High-Functioning Anxiety: Identifying and managing your symptoms

While high-functioning anxiety is not recognized as a clinical disorder, the toll of chronic stress and worries can come at a cost to your overall well-being.

Sometimes during the hustle and bustle of everyday life, stress runs high and self-care low. We worry about our families and our work. Yet, we manage to complete our to-do lists and care for our families. From the outside, we seem calm and put together.

Does this sound familiar? If this sounds like you, you might be dealing with high-functioning anxiety. This means you experience the symptoms of anxiety, including feelings of fear, unease or worry, but they don’t keep you from fulfilling your daily demands.

While high-functioning anxiety is not recognized as a clinical disorder, the toll of chronic stress and worries can come at a cost to your overall well-being.

So how do you know if the level of anxiety you feel is “normal,” and how can you keep it under control?

Recognizing high-functioning anxiety

A certain amount of anxiety in life is normal and motivates us to get things done. The trick is maintaining a healthy balance between energy and motivation. Often, people with high-functioning anxiety perform very well in work and school. They appear calm and keep their worries to themselves. And while these high achievers are deemed successful by society, they often report that they worry something bad is going to happen or that people will think badly of them if they fail or fall below expectations.

What high-functioning anxiety can look and feel like

On the surface, those with high-functioning anxiety can appear to be:

  • Perfectionists
  • Punctual, if not early
  • Highly organized
  • Overachievers
  • Detail-oriented
  • Proactive

Below the surface, they often struggle with:

  • Overthinking/overanalyzing
  • Fear of disappointing or angering others
  • Self-doubt
  • Obsessively double-checking details
  • Racing thoughts
  • Inability to relax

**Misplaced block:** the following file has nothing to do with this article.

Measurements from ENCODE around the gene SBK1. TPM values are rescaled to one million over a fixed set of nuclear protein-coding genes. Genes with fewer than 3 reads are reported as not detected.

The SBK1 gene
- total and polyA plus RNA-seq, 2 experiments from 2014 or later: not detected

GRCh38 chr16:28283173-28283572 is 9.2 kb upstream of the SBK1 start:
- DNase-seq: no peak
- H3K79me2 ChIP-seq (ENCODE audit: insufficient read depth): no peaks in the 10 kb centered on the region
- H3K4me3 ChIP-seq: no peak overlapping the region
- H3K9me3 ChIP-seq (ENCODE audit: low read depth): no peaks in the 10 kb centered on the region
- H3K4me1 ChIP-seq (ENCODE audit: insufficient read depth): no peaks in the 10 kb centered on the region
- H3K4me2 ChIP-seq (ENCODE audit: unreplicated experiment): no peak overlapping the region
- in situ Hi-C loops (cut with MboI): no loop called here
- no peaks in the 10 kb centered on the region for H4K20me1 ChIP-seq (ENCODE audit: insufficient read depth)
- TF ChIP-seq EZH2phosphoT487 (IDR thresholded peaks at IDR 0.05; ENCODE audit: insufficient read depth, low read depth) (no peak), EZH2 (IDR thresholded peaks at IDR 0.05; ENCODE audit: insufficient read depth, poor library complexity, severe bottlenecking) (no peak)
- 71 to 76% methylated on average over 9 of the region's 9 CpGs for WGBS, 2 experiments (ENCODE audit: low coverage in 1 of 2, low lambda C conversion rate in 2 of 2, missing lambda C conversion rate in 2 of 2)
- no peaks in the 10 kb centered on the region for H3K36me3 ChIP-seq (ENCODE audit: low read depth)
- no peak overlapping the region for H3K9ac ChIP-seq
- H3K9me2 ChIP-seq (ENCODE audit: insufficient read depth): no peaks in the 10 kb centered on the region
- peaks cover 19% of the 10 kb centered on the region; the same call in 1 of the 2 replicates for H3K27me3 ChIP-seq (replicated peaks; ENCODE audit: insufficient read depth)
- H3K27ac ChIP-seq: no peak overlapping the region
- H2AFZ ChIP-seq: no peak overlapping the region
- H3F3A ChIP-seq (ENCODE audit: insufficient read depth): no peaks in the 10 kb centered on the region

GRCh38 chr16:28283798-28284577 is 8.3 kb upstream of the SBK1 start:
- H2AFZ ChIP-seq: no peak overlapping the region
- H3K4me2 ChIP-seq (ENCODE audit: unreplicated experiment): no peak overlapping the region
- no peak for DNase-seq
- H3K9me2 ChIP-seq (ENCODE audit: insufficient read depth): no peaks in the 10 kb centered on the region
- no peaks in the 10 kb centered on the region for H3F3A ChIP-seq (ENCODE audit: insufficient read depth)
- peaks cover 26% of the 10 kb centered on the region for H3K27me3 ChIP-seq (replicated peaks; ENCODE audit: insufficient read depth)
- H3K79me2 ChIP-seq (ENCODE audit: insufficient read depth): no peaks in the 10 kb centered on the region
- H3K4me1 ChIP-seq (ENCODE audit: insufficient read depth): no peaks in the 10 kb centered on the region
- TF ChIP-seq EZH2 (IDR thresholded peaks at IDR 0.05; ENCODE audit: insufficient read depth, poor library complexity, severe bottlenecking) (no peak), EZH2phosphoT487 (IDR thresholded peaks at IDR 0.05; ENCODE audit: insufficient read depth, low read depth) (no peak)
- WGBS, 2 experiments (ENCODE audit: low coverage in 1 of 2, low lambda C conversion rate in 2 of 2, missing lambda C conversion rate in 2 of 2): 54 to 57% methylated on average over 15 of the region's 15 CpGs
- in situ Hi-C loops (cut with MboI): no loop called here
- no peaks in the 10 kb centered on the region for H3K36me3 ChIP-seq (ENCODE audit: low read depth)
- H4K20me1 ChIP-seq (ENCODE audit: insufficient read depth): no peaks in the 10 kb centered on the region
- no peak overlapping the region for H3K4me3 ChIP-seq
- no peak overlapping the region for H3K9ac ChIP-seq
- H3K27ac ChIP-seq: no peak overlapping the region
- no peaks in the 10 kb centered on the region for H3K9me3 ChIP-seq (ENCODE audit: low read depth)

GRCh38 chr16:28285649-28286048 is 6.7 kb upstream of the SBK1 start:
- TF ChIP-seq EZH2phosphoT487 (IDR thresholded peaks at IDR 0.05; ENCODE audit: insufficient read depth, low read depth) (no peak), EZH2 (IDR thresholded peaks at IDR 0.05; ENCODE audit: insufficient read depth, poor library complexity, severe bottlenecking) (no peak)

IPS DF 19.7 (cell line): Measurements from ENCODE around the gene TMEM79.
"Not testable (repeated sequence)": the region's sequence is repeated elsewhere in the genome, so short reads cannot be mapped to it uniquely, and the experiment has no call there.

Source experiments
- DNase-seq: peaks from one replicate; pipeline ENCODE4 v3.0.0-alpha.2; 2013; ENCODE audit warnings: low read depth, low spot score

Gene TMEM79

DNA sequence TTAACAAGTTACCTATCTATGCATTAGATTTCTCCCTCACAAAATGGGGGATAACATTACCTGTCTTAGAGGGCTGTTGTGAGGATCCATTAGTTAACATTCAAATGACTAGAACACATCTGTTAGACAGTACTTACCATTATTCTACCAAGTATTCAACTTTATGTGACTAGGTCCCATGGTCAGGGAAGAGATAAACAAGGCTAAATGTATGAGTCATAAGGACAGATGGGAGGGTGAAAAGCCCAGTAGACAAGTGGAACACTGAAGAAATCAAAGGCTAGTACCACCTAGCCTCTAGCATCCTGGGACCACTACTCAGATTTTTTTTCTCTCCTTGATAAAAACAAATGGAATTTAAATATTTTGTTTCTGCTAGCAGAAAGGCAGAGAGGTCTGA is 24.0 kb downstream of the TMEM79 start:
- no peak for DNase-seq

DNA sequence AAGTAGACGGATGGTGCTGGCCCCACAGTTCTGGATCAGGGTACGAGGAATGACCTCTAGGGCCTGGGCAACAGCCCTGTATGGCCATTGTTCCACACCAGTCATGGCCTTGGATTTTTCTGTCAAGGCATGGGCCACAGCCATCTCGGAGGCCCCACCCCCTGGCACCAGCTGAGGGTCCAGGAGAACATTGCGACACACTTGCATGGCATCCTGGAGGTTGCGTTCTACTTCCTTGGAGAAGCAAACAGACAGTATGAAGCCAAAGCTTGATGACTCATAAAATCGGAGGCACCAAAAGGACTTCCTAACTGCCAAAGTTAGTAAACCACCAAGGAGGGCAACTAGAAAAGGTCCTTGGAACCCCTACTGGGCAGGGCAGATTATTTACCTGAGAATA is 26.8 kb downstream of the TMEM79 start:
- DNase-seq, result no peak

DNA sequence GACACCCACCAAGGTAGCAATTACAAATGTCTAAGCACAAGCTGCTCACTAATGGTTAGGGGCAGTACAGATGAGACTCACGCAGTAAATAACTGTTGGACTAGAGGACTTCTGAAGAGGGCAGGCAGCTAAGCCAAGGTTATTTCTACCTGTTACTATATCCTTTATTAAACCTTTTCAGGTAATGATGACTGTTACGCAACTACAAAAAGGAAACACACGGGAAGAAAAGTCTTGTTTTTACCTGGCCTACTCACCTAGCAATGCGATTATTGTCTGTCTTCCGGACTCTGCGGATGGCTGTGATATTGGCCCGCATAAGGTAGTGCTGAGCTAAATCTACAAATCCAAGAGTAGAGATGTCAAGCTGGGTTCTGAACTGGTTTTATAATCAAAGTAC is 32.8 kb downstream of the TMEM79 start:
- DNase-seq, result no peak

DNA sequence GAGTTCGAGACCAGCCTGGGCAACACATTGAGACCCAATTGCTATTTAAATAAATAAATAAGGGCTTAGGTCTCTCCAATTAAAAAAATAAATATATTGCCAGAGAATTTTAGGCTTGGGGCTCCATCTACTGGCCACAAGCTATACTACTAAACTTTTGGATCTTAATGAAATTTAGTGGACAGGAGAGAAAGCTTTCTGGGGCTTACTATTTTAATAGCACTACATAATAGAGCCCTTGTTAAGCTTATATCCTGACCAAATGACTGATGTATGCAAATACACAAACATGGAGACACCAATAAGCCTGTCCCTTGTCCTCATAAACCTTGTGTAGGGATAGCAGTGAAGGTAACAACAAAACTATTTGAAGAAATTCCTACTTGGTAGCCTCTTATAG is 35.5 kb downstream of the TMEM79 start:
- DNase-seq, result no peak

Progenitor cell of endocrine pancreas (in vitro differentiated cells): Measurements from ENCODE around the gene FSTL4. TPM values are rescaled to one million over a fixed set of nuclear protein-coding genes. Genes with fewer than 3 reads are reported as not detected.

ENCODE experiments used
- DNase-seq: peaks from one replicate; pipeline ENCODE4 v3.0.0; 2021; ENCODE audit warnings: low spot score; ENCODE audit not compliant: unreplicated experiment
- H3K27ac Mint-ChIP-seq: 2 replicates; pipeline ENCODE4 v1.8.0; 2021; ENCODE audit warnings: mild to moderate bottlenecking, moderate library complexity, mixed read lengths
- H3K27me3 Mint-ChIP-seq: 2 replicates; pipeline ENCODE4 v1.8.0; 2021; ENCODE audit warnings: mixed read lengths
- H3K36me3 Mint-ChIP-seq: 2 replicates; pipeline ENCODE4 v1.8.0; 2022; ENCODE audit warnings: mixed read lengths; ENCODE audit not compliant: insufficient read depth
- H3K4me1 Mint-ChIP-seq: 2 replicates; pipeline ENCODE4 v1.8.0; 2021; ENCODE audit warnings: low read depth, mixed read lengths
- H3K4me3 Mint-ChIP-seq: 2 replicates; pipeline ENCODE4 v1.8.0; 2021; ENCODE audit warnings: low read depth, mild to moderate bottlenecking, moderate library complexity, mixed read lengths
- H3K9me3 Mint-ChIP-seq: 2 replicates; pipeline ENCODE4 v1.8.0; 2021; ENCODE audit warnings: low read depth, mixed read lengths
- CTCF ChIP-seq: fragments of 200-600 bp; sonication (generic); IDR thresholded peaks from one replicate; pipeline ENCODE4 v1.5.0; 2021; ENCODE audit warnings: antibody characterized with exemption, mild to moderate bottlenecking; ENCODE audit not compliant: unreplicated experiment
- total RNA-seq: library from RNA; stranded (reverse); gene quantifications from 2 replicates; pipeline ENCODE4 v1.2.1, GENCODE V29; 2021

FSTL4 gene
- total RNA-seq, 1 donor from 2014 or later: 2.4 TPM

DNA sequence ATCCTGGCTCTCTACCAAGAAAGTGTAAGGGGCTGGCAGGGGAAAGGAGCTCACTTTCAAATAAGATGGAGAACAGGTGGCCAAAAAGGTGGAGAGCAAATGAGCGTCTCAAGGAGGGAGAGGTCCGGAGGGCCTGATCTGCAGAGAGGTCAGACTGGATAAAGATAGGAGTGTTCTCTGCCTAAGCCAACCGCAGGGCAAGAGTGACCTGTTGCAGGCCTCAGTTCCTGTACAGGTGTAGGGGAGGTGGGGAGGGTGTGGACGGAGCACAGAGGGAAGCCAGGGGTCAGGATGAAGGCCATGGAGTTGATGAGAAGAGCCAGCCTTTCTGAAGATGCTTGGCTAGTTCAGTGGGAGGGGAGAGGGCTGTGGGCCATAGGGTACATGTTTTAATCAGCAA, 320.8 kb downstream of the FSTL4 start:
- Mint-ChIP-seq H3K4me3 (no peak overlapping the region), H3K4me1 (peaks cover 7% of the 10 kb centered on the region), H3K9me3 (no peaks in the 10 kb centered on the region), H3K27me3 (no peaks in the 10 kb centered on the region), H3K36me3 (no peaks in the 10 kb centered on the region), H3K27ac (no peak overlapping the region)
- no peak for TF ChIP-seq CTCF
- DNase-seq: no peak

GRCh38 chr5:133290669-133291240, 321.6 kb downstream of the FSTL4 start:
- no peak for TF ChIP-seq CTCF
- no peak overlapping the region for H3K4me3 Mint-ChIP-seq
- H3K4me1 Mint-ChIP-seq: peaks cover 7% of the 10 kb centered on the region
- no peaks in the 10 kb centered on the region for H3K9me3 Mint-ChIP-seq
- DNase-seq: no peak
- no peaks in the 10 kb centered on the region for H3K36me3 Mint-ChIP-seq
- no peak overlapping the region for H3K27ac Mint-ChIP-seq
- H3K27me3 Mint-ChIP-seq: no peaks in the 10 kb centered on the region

When worrying becomes a bigger issue

Everyone’s ability to deal with stress is different. When your anxiety interferes with carrying out everyday activities, it has become severe and impairing and it is time to seek medical help.

If you’re experiencing excessive worry coupled with changes in eating and sleeping pattern, feelings of dread, lack of concentration, racing thoughts, nausea, hot flashes or dizziness, your high-functioning anxiety might have crossed over into a diagnosable anxiety disorder.

When this happens, your anxiety is no longer a useful tool, but a hindrance to your health and well-being. If left untreated, high-functioning anxiety can lead to:

  • Generalized anxiety disorder: Experiencing excessive anxiety and worry more days than not for at least six months. Generalized anxiety disorder interferes with your ability to function and complete tasks.
  • Social anxiety disorder: Constant fear that what you do or say will be criticized or scrutinized by others. This leads you to avoid social gatherings.
  • Major depressive disorder: Persistent feelings of sadness or a sense of worthlessness that can make you lose interest in regular activities.
  • Obsessive-compulsive disorder: Chronic and uncontrollable recurring thoughts or repetitive behaviors that feel excessive, intrusive, and unreasonable.

How to manage high-functioning anxiety

Monitor your symptoms: Often individuals with high-functioning anxiety don’t recognize the connection between their symptoms and their chronic stress. Watch for symptoms like chronic headaches, upset stomach, trouble sleeping or mood changes. If you develop thoughts like ‘This is too stressful’ or ‘I just can’t handle this anymore,’ that is a red flag and a sign to reach out and get care.

Weigh the pros and cons of your decisions. You might feel as though you have no control of your situation, but you do! Talk through your options and their potential impact, so you can recognize your choices. Consider how your decision will impact your wellbeing.

Set realistic guardrails. To keep your stress in check, set realistic guardrails. Create a situation where you can succeed, instead of adding unnecessary pressure. For example, if there are concerns that take up a lot of your thoughts during the day, schedule a specific “time to worry” when you can make plans to help address those concerns. While this won’t get rid of the worrying, it will help limit the amount of time you lose each day.

When to seek professional help

Be proactive with your mental health. Too often, we don’t seek the help we need. In fact, an estimated 31% of Americans will experience an anxiety disorder during their lifetime, but only a third will receive treatment.

Work with a mental health professional to build awareness of your anxiety and explore different types of therapies. A psychiatrist can help determine if medication should be part of your treatment.

Remember that your mental health is vital to your overall well-being. While many of us find it easy to care for others, we lack empathy for ourselves. Make yourself a priority. Eat, sleep and exercise will help you navigate important preparations more effectively and with a calmer mind.